Herman Heijermans Analysis

Other Literary Forms

(Critical Edition of Dramatic Literature)

Herman Heijermans began his literary career by writing prose sketches under a variety of pseudonyms and became a journalist by writing theater criticism for De telegraaf, a newspaper that had been founded in Amsterdam. He won his first literary success with ’n Jodenstreek? (a Jew’s trick?), a novella about intermarriage, which appeared in 1892 in De gids (the guide), one of the most respected periodicals in the Netherlands.

During his literary career, Heijermans employed several pen names, the most famous of which was Samuel Falkland, which had originally belonged to his father. He affixed “Jr.” to it and made it his own. With this pseudonym, he signed a series of vignettes and sketches of Amsterdam life that appeared weekly for twenty-one years, first in De telegraaf and later in Algemeen handelsblad (general journal of commerce). His “Falklandjes,” as they came to be called, attracted a large audience that looked forward to each new sketch and, sometimes, a one-act play. When they were later published in book form, they filled eighteen volumes. As a writer of Dutch prose, Heijermans is also known for his autobiographical novel Kamertjeszonde (1898; sin in a furnished room); Droomkoninkje (1924; the little dream king), a novel filled with the dreams and fantasies of childhood; and other sketches, novellas, and novels.


(Critical Edition of Dramatic Literature)

In the last decade of the nineteenth century, the Dutch drama emerged from the literary revolution known as de Beweging van Tachtig (the movement of the eighties) unchanged. The man who was to revive the Dutch drama and to become the greatest playwright of modern Holland was Herman Heijermans. He was aware not only of the vitalizing effect of the new literary movement in the Netherlands but also of the influence of such new dramatists as Henrik Ibsen, Leo Tolstoy, Gerhart Hauptmann, and Maurice Maeterlinck. Ibsen’s Samfundets støtter (pr., pb. 1877; The Pillars of Society, 1880), Et dukkehjem (pr., pb. 1879; A Doll’s House, 1880; also known as A Doll House), and Vildanden (pb. 1884; The Wild Duck, 1891) had already appeared on the Dutch stage when, in 1892, André Antoine toured the country with his Théâtre Libre and returned again in 1893 and 1894 with such plays as Ibsen’s Gengangere (pb. 1881; Ghosts, 1885), Tolstoy’s Vlast tmy (pb. 1887; The Power of Darkness, 1888), and Hauptmann’s Die Weber (pb. 1892; The Weavers, 1899). In September, 1894, Lugné-Poë brought his company, L’uvre, to Amsterdam, with performances of Maeterlinck’s Pelléas et Mélisande (1892; English translation, 1894) and Ibsen’s Rosmersholm (pb. 1886; English translation, 1889) and En folkefiende (pb. 1882; An Enemy of the People, 1890). Heijermans was sensitive to the new ideas and points of view in the modern European theater, and he soon began to put them on the stage in his own country. Like many great dramatists, however, he does not fit neatly...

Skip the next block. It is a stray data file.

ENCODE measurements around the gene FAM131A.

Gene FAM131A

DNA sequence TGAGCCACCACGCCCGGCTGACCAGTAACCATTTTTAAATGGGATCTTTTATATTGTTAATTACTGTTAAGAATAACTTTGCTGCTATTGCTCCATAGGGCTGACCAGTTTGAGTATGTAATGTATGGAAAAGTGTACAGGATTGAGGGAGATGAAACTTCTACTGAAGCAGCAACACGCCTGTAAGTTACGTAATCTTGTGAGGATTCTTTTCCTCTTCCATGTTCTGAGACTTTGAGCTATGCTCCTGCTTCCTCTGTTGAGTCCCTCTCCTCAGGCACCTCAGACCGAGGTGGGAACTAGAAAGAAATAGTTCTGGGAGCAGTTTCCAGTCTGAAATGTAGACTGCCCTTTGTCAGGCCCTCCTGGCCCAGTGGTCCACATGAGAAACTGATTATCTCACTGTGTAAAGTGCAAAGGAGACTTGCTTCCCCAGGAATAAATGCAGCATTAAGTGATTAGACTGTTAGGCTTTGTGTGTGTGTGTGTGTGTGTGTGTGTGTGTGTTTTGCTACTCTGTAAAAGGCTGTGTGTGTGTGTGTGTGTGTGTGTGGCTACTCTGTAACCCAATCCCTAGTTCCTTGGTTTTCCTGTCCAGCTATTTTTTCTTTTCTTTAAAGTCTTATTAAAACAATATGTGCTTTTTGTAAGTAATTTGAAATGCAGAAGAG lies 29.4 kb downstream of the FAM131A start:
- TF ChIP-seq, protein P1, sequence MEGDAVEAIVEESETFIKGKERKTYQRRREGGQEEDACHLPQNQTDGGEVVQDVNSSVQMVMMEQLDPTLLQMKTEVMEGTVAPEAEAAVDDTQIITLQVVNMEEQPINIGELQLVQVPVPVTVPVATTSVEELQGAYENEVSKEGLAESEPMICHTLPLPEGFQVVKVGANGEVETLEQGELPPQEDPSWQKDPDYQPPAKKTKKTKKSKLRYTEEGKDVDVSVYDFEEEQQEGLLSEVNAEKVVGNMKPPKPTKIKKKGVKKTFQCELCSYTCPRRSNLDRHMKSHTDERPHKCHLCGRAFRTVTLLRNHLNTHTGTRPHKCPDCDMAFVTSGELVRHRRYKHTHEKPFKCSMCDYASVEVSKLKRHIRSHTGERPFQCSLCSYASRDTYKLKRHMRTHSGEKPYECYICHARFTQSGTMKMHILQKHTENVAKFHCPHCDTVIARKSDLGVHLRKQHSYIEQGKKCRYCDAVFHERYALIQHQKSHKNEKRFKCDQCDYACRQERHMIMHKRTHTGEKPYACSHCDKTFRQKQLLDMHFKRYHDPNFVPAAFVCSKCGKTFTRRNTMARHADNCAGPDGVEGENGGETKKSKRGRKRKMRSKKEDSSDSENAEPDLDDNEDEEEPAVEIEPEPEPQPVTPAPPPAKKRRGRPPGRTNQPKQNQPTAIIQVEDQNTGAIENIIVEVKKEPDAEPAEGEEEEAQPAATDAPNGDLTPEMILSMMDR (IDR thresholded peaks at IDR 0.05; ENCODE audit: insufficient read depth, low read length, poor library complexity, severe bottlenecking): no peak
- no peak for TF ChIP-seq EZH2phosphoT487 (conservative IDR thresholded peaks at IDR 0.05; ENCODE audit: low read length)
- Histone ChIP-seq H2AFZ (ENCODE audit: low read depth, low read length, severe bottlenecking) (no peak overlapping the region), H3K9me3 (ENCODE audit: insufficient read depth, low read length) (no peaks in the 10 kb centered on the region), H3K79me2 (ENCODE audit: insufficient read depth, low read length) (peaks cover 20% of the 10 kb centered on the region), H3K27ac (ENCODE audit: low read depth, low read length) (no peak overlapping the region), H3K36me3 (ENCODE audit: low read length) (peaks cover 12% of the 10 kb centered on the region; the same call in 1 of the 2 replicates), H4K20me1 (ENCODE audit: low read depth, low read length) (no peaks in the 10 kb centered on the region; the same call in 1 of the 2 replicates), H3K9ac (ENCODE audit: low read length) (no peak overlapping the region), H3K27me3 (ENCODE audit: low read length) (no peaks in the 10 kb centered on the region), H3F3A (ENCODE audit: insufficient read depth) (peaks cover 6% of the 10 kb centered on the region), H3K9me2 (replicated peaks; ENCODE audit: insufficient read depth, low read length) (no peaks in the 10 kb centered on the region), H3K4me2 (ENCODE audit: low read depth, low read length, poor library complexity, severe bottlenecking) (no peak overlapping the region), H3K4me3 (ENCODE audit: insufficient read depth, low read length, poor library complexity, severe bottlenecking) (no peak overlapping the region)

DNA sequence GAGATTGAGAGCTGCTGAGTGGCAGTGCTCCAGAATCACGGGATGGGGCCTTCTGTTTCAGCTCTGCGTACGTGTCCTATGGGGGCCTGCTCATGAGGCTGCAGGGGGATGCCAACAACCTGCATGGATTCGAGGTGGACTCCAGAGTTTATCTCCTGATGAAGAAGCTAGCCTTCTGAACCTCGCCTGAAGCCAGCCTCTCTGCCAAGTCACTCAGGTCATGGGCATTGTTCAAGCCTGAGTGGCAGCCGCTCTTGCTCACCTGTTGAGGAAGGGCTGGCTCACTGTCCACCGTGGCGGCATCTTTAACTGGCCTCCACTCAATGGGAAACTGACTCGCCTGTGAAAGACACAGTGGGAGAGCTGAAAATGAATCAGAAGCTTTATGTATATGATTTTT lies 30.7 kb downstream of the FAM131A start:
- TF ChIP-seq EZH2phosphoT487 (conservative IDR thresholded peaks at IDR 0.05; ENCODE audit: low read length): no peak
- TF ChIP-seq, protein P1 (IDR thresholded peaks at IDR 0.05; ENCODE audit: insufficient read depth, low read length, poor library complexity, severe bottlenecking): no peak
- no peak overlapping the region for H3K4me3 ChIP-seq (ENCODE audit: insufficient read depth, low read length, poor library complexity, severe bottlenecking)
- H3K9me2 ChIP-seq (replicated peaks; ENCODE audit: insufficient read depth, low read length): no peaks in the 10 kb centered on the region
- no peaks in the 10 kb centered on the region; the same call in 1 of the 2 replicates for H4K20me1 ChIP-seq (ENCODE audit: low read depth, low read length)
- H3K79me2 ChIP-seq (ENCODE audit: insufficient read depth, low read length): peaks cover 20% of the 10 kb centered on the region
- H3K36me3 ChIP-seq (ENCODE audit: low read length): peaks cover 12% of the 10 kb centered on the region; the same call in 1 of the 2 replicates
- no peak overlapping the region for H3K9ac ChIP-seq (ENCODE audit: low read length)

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(Critical Edition of Dramatic Literature)

Flaxman, Seymour Lawrence. Herman Heijermans and His Dramas. The Hague: Nijhoff, 1954. The classic biography of Heijermans in English. Focuses on his dramatic works. Bibliography.

Yoder, Hilda van Neck. Dramatizations of Social Change: Herman Heijermans’s Plays as Compared with Selected Dramas by Ibsen, Hauptmann, and Chekhov. The Hague: Nijhoff, 1978. A comparison of Heijermans’s dramas with those of Henrik Ibsen, Gerhart Hauptmann, and Anton Chekhov, with emphasis on presentation of social problems. Bibliography.

Young, Toby. “Gritty but Grotty.” Review of The Good Hope by Herman Heijermans. The Spectator, November 17, 2001, p. 64. This review examines a revival of the political play The Good Hope, revised by Lee Hall and performed at the Cottesloe Theatre in London, finding it heavy on the political statement and light on dramatic development. The reviewer notes, however, that many in the audience enjoyed the play.